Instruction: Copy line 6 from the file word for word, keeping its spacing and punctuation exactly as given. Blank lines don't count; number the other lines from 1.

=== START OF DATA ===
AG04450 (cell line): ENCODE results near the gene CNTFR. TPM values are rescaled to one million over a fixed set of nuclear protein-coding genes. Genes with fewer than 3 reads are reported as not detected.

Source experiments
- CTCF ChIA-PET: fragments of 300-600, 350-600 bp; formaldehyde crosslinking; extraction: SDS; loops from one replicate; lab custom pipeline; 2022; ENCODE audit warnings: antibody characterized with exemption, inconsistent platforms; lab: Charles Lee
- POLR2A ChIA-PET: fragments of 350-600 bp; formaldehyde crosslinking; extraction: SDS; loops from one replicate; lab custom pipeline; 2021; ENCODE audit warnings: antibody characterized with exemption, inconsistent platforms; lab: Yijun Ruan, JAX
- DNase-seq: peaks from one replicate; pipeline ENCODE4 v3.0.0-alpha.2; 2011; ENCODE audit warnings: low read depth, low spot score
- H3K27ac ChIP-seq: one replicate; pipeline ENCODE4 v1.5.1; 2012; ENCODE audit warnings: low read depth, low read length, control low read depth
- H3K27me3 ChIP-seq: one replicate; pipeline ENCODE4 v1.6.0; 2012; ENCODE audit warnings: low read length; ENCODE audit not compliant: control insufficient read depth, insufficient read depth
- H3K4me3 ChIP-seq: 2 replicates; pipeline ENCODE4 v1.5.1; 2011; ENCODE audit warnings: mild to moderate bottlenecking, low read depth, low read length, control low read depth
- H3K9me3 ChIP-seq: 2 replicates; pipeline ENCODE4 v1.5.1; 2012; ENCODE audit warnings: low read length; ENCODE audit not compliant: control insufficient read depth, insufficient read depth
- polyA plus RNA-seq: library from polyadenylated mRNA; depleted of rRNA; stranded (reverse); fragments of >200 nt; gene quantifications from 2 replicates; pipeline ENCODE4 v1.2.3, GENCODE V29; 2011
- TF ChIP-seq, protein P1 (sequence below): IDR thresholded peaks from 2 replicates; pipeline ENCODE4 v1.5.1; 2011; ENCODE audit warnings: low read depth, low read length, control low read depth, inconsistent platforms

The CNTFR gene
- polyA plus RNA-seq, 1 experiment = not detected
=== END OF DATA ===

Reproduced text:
- H3K27ac ChIP-seq: one replicate; pipeline ENCODE4 v1.5.1; 2012; ENCODE audit warnings: low read depth, low read length, control low read depth